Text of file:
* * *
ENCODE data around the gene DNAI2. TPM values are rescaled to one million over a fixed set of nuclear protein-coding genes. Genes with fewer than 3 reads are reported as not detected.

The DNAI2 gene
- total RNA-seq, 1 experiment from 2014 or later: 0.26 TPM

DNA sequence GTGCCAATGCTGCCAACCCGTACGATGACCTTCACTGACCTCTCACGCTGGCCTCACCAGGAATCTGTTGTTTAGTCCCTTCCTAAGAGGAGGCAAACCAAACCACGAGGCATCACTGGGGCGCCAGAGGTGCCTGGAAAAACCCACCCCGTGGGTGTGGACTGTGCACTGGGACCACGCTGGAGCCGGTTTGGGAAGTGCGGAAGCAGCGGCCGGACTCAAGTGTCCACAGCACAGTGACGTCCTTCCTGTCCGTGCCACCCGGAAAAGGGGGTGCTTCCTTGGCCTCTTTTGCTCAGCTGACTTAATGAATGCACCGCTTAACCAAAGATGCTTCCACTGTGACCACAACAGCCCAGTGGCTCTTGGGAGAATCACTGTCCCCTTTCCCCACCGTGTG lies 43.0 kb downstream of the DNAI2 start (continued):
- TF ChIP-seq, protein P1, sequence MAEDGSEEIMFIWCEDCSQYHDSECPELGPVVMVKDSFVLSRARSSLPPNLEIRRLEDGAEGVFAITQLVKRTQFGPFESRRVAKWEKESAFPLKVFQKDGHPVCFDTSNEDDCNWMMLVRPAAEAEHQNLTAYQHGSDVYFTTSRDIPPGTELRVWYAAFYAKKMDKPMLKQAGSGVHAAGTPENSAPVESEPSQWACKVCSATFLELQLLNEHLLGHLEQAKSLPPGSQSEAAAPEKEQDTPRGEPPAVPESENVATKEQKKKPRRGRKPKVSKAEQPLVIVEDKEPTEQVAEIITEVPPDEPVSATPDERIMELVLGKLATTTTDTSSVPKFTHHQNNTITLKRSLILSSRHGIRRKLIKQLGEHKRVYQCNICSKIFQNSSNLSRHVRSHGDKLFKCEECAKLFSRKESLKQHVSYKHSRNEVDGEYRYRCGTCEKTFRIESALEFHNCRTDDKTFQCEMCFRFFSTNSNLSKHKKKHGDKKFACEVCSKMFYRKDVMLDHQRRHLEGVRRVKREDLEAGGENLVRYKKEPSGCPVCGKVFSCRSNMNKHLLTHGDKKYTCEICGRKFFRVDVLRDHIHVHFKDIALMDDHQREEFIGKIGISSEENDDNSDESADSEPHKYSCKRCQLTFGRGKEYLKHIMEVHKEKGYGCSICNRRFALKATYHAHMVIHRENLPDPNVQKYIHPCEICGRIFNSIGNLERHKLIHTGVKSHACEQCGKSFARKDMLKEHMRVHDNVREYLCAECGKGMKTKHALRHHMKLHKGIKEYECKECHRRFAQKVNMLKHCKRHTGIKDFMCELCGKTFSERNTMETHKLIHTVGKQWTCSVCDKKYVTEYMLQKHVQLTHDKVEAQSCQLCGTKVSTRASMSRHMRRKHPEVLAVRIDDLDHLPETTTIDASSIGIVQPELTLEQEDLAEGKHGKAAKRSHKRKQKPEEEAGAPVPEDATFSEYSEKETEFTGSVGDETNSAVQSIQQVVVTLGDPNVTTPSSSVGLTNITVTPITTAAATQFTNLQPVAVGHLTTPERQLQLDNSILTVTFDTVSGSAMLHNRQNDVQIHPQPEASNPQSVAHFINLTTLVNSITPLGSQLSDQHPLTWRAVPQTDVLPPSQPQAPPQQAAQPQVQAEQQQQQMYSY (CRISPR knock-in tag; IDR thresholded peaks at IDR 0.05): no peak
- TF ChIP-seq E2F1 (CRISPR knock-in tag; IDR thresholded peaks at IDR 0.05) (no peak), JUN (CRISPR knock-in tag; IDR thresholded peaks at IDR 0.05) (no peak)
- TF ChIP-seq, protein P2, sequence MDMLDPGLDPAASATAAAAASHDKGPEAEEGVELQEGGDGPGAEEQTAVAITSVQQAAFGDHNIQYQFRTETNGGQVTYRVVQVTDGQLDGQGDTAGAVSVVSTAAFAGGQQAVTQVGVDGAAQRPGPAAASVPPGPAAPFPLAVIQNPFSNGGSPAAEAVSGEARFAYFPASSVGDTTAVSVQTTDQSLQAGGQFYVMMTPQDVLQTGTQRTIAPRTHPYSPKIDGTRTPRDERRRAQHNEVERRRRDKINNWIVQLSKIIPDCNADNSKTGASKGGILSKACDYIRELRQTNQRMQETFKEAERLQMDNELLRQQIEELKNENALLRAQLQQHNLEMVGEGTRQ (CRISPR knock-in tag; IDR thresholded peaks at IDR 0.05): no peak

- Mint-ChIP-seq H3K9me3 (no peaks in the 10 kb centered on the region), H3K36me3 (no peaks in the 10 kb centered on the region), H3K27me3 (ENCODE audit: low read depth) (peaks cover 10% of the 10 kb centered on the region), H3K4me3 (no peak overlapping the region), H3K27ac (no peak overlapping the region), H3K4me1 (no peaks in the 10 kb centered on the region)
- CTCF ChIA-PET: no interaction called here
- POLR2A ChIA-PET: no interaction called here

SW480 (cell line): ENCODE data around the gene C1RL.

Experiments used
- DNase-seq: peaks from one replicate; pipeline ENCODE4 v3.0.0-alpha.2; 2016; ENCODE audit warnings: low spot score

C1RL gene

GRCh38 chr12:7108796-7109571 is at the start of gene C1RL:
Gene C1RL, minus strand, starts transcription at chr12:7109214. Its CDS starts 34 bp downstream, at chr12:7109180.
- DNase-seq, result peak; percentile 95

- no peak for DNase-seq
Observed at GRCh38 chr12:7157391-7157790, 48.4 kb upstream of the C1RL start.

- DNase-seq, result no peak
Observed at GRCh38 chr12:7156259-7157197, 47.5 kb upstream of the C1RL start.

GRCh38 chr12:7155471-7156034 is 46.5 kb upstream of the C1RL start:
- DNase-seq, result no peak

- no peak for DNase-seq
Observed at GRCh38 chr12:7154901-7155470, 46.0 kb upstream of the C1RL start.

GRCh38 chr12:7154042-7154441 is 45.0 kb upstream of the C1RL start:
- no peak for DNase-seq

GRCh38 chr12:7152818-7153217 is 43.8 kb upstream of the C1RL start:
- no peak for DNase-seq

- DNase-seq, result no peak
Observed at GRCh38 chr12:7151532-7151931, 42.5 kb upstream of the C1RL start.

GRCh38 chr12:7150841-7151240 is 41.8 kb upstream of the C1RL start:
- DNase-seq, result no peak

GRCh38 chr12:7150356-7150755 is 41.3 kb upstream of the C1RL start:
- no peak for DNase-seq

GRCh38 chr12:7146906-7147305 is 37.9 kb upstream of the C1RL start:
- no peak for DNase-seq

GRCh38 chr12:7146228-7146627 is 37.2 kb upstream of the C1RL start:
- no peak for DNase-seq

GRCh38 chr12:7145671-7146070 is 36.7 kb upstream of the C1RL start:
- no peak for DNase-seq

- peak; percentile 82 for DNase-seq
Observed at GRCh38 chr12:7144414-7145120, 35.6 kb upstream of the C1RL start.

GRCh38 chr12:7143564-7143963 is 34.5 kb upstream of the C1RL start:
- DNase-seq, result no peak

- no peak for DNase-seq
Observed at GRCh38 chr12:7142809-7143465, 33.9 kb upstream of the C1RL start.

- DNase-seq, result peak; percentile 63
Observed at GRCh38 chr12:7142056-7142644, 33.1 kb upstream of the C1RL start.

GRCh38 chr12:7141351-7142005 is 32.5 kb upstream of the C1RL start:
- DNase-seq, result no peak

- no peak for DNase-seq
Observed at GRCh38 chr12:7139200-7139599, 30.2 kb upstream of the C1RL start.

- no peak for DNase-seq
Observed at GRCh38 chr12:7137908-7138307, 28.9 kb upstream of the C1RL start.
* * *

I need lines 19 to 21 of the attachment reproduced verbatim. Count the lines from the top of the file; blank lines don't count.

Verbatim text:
Observed at GRCh38 chr12:7157391-7157790, 48.4 kb upstream of the C1RL start.

- DNase-seq, result no peak
Observed at GRCh38 chr12:7156259-7157197, 47.5 kb upstream of the C1RL start.